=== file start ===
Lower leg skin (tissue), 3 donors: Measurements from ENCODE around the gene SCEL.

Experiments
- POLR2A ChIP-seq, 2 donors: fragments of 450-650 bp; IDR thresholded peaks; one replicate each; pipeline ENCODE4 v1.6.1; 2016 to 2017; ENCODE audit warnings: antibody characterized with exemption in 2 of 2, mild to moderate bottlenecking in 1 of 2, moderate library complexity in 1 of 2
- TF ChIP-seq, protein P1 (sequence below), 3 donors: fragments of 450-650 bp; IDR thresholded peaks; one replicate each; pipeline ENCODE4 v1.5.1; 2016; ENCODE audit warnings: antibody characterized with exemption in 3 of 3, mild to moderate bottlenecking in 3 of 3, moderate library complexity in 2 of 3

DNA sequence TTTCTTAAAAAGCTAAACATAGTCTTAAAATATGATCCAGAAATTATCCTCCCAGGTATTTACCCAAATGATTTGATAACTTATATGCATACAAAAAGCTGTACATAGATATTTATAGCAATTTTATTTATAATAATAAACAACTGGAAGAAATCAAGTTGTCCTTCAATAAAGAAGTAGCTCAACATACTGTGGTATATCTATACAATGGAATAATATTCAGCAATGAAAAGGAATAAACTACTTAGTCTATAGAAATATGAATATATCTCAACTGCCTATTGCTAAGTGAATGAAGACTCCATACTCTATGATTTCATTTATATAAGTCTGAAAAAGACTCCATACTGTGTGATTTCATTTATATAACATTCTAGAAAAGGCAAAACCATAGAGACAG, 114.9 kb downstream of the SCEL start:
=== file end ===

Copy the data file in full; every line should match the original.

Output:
Lower leg skin (tissue), 3 donors: Measurements from ENCODE around the gene SCEL.

Experiments
- POLR2A ChIP-seq, 2 donors: fragments of 450-650 bp; IDR thresholded peaks; one replicate each; pipeline ENCODE4 v1.6.1; 2016 to 2017; ENCODE audit warnings: antibody characterized with exemption in 2 of 2, mild to moderate bottlenecking in 1 of 2, moderate library complexity in 1 of 2
- TF ChIP-seq, protein P1 (sequence below), 3 donors: fragments of 450-650 bp; IDR thresholded peaks; one replicate each; pipeline ENCODE4 v1.5.1; 2016; ENCODE audit warnings: antibody characterized with exemption in 3 of 3, mild to moderate bottlenecking in 3 of 3, moderate library complexity in 2 of 3

DNA sequence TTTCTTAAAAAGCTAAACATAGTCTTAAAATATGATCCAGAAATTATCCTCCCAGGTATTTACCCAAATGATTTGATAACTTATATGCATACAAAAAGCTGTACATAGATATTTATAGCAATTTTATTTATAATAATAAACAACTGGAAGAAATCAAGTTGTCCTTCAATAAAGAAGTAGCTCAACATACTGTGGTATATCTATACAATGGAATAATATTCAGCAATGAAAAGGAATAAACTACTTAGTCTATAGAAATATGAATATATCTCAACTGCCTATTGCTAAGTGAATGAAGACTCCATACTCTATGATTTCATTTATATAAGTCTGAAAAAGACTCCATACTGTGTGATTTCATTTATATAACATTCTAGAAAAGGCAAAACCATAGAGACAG, 114.9 kb downstream of the SCEL start: